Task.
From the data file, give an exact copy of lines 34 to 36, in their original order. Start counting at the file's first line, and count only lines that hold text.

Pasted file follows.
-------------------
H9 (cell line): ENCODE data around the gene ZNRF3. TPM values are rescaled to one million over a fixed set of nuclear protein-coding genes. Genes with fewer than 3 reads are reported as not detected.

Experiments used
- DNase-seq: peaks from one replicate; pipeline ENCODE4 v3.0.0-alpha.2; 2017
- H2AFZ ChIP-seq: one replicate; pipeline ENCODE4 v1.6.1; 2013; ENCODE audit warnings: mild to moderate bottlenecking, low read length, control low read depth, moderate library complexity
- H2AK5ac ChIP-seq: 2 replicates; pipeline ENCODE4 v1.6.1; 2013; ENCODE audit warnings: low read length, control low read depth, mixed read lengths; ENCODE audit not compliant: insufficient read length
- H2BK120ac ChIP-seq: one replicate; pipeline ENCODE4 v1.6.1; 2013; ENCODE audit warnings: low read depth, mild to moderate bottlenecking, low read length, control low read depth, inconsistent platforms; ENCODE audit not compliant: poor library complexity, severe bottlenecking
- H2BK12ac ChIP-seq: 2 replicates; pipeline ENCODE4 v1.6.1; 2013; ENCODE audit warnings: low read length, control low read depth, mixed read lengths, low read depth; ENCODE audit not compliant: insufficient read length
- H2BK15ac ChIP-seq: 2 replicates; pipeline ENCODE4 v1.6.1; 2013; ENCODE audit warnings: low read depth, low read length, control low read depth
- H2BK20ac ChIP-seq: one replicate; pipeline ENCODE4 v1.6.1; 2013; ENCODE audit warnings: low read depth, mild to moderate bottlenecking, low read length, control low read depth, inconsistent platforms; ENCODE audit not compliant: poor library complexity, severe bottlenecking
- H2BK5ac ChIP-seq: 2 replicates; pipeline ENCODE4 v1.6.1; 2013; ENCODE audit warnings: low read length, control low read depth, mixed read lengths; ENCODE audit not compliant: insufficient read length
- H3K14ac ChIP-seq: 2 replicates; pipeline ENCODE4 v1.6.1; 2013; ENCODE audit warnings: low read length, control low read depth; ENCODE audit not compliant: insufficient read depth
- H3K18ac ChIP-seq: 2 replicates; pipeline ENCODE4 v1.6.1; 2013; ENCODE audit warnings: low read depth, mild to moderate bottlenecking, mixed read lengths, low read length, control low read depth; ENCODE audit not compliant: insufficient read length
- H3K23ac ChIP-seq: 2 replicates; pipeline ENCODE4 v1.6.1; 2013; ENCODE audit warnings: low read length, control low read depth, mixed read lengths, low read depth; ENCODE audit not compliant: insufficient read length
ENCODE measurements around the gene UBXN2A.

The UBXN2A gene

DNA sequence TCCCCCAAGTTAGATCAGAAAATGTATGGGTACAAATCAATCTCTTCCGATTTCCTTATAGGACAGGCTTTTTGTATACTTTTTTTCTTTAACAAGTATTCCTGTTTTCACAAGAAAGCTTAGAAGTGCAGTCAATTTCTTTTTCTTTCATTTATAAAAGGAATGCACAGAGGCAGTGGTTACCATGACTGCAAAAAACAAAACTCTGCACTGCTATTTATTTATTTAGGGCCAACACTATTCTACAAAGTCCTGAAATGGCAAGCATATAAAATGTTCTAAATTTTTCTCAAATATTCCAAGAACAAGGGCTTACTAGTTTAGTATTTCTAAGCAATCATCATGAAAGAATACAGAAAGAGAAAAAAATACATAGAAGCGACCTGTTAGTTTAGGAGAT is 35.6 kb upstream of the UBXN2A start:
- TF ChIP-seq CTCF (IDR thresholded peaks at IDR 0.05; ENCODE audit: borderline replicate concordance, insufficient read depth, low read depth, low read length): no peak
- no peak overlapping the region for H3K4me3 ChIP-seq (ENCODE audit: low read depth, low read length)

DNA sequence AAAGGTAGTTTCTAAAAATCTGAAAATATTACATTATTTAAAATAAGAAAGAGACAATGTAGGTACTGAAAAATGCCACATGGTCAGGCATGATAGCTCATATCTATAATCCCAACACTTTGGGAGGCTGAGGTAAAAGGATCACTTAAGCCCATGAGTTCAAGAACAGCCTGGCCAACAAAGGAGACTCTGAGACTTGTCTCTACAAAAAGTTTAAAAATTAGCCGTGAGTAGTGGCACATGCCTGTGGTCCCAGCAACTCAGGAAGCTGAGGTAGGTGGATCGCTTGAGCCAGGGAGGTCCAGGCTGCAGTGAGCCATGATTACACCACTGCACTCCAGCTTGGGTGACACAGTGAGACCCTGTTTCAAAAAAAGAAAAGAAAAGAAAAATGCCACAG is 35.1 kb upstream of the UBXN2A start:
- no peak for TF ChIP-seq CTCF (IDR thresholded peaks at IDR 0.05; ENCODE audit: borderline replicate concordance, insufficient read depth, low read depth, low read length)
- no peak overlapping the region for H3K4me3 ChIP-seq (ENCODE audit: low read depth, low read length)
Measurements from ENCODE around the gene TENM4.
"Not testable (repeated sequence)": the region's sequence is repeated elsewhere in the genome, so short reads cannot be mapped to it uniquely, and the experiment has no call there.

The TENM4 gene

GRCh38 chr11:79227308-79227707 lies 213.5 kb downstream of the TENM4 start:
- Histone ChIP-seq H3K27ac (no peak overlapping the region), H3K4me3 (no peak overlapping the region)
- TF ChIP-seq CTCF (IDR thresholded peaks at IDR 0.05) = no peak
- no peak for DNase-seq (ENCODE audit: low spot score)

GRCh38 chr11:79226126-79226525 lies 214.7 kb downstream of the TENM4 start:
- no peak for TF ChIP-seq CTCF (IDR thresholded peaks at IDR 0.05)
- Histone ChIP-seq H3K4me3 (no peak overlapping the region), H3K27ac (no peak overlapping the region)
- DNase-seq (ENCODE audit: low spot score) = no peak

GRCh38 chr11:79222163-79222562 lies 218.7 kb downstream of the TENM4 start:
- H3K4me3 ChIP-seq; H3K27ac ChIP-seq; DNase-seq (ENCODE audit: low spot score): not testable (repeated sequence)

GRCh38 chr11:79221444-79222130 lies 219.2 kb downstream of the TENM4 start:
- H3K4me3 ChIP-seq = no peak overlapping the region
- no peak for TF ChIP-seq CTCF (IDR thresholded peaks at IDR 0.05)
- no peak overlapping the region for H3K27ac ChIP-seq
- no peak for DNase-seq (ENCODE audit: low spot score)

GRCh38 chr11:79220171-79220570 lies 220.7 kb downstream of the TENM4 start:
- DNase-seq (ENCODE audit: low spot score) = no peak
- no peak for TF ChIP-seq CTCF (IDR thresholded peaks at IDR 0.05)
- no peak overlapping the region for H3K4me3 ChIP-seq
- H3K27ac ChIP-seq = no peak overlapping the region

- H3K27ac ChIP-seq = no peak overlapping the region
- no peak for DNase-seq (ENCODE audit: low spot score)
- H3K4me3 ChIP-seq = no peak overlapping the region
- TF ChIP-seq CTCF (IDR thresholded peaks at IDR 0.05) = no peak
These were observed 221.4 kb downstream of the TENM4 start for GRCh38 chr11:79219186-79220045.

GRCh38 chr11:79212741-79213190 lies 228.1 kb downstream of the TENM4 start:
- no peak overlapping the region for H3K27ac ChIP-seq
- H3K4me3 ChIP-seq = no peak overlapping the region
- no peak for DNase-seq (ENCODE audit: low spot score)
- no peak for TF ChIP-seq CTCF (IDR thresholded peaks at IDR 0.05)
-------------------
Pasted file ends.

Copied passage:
- H3K4me3 ChIP-seq; H3K27ac ChIP-seq; DNase-seq (ENCODE audit: low spot score): not testable (repeated sequence)

GRCh38 chr11:79221444-79222130 lies 219.2 kb downstream of the TENM4 start:
- H3K4me3 ChIP-seq = no peak overlapping the region